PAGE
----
Highly Recommended: a Class (or Two) in Texas Hold ’em for Every Librarian

Okay, so if you saw my March 9th post, you know I was learning to play poker with a roomful of Harvard librarians last Thursday evening. So this afternoon, at my weekly dinner with my sister and her husband, a retired 20+ year submariner, I mentioned the session, and talked about a number of the points Professor Nesson made about the strategy of the game.

Within 10 minutes, my brother-in-law had hauled out his poker felt and a bunch of chips, and the three of us were playing Texas Hold ’em. It was great reinforcement of Professor Nesson’s teaching, with some of my BIL’s strategies thrown in for good measure. I was cleaned out at evening’s end, BUT in one hand I had unexpectedly filled a gutshot straight and pulled in a huge pot! And the high I got was close to the ones I get from teaching.

The colorful jargon (the flop, the turn, the small and big blinds, fourth street, the river, etc.) is sure to appeal to librarians, but the psychological aspects of the game are even more compelling. If you haven’t ever played Texas Hold ’em, get somebody knowledgeable to show you how it’s done (or check out Youtube for the plethora of TH’e video tutorials there — be aware many of them are sponsored by online poker enterprises). This is yet another skill I really wish I’d learned long ago, before I set foot in my first library job.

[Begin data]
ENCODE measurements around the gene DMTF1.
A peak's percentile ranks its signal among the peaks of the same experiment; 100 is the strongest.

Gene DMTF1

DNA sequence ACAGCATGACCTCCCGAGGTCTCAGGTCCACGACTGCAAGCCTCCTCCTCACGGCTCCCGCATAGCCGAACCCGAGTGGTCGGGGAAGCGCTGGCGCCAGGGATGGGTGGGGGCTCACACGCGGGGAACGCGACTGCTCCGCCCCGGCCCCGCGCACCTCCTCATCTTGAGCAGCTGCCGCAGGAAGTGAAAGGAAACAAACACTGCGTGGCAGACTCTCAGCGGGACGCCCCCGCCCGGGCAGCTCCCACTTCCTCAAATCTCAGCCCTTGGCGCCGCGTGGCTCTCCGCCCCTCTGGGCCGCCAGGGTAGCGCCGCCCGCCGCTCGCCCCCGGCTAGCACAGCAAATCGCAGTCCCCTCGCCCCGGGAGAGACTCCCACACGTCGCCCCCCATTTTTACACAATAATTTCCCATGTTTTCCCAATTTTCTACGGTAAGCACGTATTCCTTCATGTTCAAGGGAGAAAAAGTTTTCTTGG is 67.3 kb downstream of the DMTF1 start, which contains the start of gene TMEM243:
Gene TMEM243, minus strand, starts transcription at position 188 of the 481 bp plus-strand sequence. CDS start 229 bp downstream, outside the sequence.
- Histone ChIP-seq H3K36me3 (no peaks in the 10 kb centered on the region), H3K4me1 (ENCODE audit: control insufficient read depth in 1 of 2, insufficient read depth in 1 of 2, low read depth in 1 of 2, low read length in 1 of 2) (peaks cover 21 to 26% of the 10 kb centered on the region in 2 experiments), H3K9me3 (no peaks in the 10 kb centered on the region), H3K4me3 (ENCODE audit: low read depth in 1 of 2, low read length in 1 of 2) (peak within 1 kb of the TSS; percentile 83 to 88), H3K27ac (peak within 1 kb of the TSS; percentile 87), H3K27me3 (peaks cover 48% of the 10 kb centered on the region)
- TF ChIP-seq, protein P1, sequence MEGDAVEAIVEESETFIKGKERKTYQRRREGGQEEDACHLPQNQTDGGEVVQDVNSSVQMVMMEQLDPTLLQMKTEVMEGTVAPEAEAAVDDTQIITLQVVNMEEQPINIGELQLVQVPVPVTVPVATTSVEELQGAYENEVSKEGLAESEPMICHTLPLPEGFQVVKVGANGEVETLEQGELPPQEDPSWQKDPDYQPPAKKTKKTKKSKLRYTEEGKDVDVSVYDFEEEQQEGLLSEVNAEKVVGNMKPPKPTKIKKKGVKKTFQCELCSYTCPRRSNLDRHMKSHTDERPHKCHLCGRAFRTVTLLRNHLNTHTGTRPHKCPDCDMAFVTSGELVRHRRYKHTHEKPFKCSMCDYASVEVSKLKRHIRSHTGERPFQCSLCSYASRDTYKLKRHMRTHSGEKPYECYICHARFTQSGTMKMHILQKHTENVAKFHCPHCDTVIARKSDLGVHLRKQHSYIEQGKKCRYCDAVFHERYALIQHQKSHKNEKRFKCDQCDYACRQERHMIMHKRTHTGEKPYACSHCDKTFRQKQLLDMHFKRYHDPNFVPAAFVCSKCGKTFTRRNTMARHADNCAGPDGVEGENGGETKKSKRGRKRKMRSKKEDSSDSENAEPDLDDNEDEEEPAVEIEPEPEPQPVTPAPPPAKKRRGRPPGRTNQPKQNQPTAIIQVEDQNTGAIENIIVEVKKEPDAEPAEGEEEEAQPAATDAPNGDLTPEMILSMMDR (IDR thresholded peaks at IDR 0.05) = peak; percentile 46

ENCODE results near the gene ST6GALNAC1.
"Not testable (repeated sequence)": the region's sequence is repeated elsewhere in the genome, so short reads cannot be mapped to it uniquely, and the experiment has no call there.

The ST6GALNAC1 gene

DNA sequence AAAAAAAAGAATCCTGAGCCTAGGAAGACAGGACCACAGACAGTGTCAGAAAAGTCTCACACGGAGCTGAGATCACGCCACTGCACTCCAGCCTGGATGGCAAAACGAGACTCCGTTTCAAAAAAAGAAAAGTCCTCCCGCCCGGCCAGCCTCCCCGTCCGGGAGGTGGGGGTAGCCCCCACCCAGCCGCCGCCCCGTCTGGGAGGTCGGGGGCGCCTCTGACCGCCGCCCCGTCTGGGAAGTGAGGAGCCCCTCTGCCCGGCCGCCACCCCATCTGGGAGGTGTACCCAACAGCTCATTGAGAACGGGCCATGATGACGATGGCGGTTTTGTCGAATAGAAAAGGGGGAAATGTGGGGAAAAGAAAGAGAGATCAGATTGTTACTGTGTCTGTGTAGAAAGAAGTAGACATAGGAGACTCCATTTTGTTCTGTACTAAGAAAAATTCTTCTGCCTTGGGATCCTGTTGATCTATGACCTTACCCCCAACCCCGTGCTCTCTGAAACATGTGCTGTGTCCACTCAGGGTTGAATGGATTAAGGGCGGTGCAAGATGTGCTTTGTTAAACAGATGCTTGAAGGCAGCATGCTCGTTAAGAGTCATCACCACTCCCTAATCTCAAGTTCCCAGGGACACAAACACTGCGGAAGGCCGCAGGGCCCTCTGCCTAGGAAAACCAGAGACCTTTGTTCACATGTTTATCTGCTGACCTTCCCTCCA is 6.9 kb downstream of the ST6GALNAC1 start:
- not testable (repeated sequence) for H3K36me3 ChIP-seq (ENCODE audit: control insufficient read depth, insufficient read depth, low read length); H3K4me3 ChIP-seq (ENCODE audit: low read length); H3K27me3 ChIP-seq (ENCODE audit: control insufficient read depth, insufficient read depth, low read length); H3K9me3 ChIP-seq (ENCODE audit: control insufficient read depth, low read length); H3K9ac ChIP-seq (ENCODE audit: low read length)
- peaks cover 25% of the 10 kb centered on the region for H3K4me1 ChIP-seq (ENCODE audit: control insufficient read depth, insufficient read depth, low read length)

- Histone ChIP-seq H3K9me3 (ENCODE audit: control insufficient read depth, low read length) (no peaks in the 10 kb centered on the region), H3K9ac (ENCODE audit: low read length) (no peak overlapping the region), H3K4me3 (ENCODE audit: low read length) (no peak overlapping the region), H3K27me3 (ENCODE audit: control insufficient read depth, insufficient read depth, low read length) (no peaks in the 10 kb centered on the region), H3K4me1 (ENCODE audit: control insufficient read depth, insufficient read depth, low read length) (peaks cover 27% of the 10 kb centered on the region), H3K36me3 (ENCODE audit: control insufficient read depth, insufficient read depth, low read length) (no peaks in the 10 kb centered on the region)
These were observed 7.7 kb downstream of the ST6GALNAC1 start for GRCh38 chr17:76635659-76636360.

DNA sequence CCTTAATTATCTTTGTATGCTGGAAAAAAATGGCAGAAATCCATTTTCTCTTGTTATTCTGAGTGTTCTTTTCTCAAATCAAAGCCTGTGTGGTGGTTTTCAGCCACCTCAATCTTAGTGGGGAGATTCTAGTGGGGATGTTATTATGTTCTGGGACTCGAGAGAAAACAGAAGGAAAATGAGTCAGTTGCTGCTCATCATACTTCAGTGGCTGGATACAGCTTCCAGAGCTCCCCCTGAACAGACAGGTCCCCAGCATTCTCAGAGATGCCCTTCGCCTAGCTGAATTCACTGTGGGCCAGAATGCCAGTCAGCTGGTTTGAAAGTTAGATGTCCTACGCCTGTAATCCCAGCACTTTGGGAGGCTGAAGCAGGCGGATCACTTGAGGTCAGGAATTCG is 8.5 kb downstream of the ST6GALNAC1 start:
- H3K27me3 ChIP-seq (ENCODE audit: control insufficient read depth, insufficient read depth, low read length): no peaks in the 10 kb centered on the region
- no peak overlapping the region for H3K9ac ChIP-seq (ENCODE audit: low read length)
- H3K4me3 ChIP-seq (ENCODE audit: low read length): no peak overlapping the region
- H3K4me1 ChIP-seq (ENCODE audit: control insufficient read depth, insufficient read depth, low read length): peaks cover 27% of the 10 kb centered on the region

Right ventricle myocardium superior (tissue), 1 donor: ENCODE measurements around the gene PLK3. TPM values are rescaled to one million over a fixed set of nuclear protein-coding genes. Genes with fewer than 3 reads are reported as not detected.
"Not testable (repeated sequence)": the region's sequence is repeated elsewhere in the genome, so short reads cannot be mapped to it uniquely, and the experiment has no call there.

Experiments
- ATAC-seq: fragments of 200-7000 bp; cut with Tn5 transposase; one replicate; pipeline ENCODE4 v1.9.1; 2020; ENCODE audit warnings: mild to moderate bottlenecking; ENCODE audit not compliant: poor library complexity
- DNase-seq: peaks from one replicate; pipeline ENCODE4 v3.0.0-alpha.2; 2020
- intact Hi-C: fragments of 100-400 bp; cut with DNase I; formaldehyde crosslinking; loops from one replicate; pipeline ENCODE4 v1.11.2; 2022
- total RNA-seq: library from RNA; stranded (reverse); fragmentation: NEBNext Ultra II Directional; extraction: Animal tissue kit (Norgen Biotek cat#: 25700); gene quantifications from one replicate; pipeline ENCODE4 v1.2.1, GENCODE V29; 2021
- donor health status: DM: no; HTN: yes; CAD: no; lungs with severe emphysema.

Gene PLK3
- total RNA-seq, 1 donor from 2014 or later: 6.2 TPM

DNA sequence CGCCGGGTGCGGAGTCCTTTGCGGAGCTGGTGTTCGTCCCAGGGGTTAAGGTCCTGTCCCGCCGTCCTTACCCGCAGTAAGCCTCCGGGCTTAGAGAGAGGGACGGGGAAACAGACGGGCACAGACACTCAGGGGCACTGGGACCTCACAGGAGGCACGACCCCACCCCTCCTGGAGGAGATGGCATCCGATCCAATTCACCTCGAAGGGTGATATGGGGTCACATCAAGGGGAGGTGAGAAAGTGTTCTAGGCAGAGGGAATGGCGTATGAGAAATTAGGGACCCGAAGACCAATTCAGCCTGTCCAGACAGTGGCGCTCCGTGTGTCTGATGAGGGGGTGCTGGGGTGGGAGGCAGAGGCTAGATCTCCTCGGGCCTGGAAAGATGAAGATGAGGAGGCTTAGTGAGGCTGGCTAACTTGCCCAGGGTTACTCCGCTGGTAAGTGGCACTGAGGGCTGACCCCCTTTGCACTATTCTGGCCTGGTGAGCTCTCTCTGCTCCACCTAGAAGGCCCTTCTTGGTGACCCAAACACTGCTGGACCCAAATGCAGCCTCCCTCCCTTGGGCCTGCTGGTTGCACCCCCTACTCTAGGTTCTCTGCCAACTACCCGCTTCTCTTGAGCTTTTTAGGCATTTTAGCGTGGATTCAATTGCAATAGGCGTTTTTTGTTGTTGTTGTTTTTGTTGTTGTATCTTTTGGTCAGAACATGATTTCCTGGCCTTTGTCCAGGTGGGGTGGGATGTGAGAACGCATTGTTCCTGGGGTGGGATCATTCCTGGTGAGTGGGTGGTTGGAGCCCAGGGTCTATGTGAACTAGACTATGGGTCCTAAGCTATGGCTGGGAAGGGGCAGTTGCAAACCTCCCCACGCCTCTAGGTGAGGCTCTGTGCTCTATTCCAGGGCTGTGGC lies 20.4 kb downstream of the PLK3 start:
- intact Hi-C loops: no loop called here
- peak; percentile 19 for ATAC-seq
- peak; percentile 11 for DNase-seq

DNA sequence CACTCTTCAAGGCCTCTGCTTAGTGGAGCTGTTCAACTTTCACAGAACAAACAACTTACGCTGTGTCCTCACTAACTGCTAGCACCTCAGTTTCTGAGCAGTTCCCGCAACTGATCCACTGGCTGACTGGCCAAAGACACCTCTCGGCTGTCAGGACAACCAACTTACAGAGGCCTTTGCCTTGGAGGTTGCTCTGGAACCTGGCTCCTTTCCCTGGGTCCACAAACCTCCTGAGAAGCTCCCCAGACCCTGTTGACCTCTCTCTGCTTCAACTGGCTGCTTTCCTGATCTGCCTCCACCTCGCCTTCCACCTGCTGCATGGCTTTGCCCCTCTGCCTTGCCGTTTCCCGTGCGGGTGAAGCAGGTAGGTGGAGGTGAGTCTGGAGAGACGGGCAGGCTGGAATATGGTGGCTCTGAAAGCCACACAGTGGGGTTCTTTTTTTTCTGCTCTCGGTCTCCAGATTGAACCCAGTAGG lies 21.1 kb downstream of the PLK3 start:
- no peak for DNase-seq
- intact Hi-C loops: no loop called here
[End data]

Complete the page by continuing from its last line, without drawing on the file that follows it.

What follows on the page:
More as it happens, probably after the flop,

Cheryl LaGuardia About Cheryl LaGuardia

Cheryl LaGuardia always wanted to be a librarian, and has been one for more years than she's going to admit. She cracked open her first CPU to install a CD-ROM card in the mid-1980's, pioneered e-resource reviewing for Library Journal in the early 90's (picture calico bonnets and prairie schooners on the web...), won the Louis Shores / Oryx Press Award for Professional Reviewing, and has been working for truth, justice, and better electronic library resources ever since. Reach her at claguard@fas.harvard.edu, where she's a Research Librarian at Harvard University.